If the technical stars are aligned for a short-term bounce, China’s example may offer firmer grounds for optimism. Large-caps there have jumped nearly 11% from their bottom as the virus outbreak slows and government support ramps up. That’s a sign risk appetite can bounce back as sharply as it shrank, and suggests Chinese economic activity is starting to recover.

Of course, financial markets reflect new information much faster than economic data. With Italy attempting a nationwide lockdown and cases in Spain and the U.S. jumping, the impact on growth looks set to only widen.

Bloomberg Economics’ model, which uses both economic and markets data as inputs, is projecting 53% odds of a U.S. downturn over the coming year, the highest since after the global financial crisis.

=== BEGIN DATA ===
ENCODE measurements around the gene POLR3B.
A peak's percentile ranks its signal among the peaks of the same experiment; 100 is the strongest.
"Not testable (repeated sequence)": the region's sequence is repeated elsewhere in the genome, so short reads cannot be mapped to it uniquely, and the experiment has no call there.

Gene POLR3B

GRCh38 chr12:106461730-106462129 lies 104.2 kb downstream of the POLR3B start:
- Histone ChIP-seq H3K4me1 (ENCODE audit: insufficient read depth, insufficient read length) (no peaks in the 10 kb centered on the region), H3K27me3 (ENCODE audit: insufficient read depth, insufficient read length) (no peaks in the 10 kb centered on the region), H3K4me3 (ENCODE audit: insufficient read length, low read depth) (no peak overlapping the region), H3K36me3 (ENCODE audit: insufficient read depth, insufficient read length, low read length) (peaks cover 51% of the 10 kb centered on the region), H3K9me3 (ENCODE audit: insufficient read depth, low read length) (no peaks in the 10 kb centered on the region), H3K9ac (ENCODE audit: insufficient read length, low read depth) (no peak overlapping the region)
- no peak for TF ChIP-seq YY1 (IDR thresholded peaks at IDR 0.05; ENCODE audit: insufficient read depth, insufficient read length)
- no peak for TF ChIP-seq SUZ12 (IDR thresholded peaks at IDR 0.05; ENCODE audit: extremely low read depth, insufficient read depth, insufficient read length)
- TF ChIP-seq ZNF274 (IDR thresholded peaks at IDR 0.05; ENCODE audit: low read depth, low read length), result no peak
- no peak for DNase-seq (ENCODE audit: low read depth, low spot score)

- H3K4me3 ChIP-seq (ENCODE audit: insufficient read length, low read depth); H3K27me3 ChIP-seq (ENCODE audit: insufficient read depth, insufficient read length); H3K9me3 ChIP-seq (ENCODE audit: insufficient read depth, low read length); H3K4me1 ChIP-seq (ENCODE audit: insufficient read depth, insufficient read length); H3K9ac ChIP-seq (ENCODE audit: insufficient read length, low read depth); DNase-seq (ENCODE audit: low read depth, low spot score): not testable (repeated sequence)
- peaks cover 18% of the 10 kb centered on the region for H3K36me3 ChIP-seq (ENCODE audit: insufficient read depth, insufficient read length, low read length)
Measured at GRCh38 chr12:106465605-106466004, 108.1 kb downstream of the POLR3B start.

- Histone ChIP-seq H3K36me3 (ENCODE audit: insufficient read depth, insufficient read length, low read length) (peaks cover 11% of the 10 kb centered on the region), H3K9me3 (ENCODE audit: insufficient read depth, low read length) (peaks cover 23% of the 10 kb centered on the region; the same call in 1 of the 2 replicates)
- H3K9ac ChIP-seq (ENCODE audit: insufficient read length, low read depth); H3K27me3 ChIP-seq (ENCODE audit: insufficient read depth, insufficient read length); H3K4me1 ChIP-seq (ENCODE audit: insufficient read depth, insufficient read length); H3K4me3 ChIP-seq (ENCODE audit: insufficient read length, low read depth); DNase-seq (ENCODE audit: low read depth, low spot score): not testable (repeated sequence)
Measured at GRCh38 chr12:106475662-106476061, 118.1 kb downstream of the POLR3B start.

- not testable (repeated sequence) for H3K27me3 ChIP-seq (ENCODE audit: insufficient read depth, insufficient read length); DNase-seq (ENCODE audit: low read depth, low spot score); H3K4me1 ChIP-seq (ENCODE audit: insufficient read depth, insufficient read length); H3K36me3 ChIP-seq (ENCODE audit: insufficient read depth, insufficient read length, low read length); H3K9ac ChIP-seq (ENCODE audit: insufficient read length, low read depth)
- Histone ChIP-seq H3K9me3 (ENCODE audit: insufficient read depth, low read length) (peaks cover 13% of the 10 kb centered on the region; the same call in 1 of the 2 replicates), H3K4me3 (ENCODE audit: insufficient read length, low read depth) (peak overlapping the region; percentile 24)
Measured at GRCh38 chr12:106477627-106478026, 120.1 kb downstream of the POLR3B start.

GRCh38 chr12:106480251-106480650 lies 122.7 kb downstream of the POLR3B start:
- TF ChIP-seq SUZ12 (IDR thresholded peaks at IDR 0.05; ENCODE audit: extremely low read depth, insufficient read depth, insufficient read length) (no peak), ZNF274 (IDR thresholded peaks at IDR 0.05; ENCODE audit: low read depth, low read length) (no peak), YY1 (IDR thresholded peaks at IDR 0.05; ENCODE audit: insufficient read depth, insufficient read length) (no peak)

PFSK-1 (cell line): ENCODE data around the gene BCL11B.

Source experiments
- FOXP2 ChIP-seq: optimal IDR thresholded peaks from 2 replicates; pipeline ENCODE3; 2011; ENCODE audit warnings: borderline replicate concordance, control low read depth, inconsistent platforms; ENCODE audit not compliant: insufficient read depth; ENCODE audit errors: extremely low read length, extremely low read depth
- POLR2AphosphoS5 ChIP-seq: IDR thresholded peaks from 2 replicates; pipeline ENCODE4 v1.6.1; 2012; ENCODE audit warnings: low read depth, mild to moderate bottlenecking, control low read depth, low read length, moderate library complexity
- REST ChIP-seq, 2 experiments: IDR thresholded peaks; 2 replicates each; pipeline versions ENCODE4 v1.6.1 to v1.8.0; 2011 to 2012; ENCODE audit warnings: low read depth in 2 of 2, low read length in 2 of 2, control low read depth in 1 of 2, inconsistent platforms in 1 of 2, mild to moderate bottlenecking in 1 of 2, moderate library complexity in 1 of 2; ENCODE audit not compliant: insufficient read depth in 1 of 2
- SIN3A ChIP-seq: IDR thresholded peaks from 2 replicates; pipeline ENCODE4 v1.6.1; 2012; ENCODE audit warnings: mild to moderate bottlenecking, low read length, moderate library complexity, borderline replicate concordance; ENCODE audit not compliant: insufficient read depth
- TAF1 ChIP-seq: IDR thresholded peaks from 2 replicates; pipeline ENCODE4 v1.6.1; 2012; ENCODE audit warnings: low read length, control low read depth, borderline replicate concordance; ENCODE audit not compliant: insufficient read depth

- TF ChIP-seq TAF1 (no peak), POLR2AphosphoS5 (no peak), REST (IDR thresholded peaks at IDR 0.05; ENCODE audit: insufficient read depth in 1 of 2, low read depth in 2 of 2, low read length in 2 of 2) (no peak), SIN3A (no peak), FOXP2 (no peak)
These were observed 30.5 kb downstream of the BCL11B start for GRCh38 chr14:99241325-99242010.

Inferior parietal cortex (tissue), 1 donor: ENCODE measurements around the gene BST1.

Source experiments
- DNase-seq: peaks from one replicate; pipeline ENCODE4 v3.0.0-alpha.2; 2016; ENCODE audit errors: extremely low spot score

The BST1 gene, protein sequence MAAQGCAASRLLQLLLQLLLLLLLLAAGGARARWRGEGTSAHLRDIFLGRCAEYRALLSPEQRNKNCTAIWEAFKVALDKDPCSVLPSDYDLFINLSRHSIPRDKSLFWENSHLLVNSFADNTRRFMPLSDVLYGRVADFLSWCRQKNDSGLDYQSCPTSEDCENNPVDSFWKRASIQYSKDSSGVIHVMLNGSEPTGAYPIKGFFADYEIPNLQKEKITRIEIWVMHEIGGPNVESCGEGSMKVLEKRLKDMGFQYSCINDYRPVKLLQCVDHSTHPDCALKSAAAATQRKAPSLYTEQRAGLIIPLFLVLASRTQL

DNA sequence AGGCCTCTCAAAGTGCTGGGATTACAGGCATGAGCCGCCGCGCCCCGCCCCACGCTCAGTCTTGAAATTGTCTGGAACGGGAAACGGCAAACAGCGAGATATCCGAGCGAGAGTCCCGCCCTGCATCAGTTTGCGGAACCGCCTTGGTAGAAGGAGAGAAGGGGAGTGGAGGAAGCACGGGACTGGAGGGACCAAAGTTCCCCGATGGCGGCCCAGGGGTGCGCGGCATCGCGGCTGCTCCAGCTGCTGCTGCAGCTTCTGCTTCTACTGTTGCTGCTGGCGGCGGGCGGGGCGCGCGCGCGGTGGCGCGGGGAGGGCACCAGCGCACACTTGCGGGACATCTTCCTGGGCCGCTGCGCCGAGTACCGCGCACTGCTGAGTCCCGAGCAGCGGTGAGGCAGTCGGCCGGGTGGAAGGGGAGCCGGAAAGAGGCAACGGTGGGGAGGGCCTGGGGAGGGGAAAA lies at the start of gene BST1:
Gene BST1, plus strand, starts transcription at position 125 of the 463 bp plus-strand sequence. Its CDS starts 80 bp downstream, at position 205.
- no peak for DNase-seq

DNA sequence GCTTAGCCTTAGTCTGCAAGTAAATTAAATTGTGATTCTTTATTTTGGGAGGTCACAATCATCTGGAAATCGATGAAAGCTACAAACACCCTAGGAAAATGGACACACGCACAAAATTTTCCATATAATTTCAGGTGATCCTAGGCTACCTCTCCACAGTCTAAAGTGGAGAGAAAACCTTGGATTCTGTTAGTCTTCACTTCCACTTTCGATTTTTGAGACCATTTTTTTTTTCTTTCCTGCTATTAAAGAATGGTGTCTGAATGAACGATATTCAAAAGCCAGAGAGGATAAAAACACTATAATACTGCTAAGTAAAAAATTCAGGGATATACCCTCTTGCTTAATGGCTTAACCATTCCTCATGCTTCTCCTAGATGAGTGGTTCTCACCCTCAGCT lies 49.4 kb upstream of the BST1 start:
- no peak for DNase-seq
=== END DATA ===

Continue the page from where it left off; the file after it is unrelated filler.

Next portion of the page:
But there’s a case traders have turned excessively pessimistic. Interest rates have been pricing in a 95% chance of a typical recession, high-grade credit 90% and equities 73%, according to JPMorgan Chase & Co.

Michael Strobaek, global chief investment officer at Credit Suisse Group AG, expects authorities in Europe and the U.S. to contain the outbreak and stave off recession. That would pave the way for stock-market confidence to build over the next three months onwards, he wrote in a note.

“Attention should then shift back to fundamentals such as equities’ attractive dividend yield, especially compared to sharply fallen bond yields,” Strobaek said.

This article was provided by Bloomberg News.

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